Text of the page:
The European Court of Auditors checks that European funds are spent in line with EU rules. It was chartered with auditing the books of 41 European institutions and eight “joint undertakings and European schools”.
“The auditors concluded that the final 2016 accounts of all nine agencies, comprising the financial statements and the reports on the implementation of the budget, were based on international public-sector accounting standards and presented fairly, in all material respects, their financial standing at the end of 2016, the results of their operations, cash flows and changes in net assets for the year. They also concluded that the transactions related to their annual accounts for 2016, both revenue and payments, complied with the relevant rules in all material respects.”
Reports were issued on Tuesday for these 9 entities:
- EIOPA - European Insurance and Occupational Pensions Authority (Frankfurt)
- EASME - Executive Agency for Small and Medium-sized Enterprises (Brussels)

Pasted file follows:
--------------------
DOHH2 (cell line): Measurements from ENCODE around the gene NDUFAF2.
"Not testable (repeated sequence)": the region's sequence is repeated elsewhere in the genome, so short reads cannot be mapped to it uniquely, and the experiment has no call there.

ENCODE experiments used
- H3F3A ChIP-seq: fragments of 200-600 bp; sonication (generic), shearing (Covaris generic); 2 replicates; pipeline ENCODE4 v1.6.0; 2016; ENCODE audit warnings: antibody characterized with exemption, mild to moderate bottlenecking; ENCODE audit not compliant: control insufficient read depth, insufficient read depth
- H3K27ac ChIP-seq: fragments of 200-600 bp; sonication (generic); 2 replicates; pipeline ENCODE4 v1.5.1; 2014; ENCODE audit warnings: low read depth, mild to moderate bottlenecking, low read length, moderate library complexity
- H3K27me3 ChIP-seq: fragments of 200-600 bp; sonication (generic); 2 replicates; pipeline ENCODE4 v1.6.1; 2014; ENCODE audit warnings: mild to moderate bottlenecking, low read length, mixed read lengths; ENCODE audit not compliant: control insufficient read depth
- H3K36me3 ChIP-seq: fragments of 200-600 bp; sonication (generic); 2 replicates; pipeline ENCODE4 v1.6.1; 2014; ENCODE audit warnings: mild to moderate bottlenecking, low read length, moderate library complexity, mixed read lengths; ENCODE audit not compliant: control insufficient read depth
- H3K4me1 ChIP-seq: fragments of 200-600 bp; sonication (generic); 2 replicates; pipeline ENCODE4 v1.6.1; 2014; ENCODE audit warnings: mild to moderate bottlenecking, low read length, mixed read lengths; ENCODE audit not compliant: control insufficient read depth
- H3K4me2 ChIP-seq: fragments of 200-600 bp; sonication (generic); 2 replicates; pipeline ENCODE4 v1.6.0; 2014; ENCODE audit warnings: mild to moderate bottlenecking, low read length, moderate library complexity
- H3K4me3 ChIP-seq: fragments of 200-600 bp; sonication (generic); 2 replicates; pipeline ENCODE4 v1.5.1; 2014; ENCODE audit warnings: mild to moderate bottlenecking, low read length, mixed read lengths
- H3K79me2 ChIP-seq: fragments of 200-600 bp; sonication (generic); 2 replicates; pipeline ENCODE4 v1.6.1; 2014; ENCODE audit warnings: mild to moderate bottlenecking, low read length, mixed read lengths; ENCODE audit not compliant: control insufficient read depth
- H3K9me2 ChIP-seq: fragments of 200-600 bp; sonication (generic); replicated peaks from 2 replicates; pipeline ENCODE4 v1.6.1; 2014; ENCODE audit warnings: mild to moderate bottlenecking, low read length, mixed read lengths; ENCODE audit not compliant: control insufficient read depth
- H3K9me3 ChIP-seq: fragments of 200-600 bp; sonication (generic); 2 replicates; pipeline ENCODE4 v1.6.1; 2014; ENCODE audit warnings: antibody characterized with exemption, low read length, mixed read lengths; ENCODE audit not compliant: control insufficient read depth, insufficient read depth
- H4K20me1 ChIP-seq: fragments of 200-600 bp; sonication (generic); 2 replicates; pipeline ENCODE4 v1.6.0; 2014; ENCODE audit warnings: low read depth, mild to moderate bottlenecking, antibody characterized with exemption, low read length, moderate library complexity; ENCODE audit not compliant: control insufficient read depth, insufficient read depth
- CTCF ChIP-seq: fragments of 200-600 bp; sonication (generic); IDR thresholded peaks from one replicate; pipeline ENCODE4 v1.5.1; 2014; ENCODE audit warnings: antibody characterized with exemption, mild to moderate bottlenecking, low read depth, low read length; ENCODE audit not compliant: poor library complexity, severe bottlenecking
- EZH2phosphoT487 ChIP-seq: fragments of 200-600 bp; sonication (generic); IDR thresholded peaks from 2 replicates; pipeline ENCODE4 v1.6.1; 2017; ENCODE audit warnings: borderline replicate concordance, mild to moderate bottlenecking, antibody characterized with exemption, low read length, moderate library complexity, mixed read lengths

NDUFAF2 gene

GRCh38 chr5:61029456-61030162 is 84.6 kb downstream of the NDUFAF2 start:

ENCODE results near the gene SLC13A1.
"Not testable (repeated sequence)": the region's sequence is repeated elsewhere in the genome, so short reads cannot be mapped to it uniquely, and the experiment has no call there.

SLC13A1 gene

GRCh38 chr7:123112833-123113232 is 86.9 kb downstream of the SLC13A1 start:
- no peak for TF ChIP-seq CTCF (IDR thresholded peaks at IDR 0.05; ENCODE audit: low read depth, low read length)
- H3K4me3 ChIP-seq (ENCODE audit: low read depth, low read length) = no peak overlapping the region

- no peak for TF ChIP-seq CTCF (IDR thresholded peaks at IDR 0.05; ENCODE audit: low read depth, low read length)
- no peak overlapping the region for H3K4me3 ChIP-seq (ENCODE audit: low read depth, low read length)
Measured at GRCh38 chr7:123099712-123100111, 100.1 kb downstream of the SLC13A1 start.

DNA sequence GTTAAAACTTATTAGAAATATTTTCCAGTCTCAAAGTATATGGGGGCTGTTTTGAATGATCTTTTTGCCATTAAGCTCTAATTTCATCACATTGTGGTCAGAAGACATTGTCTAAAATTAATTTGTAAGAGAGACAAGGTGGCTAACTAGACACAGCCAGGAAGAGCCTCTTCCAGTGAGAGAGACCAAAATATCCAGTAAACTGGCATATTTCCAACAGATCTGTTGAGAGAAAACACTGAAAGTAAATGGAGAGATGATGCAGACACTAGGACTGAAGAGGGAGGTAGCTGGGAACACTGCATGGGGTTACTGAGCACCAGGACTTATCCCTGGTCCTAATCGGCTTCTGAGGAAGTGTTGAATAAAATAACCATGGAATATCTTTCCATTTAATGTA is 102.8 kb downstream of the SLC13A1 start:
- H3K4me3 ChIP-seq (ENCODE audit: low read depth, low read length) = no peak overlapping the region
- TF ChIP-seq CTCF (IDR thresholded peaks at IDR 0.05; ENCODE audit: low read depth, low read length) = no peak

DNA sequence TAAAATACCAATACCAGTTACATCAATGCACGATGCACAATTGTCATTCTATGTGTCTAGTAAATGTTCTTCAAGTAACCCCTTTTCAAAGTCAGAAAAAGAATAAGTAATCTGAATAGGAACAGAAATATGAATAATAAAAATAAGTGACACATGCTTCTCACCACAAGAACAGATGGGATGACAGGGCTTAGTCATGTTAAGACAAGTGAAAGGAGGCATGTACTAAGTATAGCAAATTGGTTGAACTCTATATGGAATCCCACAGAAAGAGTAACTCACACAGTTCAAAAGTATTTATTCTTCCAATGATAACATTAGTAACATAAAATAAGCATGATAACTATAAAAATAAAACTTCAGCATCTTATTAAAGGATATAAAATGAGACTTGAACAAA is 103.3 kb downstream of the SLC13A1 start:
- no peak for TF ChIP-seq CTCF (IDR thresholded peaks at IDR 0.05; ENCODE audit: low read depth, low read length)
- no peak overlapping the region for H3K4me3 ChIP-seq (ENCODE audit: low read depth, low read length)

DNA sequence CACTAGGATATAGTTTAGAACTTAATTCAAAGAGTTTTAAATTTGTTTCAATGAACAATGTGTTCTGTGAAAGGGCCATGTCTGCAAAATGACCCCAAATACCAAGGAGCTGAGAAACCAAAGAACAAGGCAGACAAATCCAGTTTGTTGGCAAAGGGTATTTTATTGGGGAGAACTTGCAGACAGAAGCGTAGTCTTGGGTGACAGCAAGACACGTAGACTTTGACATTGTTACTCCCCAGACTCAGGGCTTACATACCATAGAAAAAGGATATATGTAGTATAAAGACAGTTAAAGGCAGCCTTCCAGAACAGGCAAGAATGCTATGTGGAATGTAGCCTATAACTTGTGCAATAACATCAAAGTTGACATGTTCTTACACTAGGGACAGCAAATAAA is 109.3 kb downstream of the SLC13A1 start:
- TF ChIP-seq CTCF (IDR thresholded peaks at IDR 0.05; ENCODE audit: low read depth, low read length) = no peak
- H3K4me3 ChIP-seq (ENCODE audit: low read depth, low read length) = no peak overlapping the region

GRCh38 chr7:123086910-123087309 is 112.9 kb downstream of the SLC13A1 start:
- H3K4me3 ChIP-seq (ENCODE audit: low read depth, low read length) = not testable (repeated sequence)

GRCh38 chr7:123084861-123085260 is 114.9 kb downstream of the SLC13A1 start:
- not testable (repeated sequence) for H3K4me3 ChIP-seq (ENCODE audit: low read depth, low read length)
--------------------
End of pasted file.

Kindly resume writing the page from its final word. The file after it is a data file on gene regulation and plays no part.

- INEA - Innovation and Networks Executive Agency (Brussels)
- EACEA - Education, Audiovisual and Culture Executive Agency (Brussels)
- CHAFEA - Consumers, Health, Agriculture and Food Executive Agency (Luxembourg)
- EURATOM - Euratom Supply Agency (Luxembourg)
- OSHA - European Agency for Safety and Health at Work (Bilbao)
- EUROFOUND - European foundation for improvement of living & working conditions (Dublin)
- ERA - European Railway Safety Agency (Valenciennes)
Annual audit reports for the remaining EU outfits are expected to be released in mid-November.
Irregular spending across the entire EU budget dropped from 3.8% of payments in 2015 to 3.1% in 2016, the ECA said on 27 September.
The ECA is based in Kirchberg and employs around 900 staff members.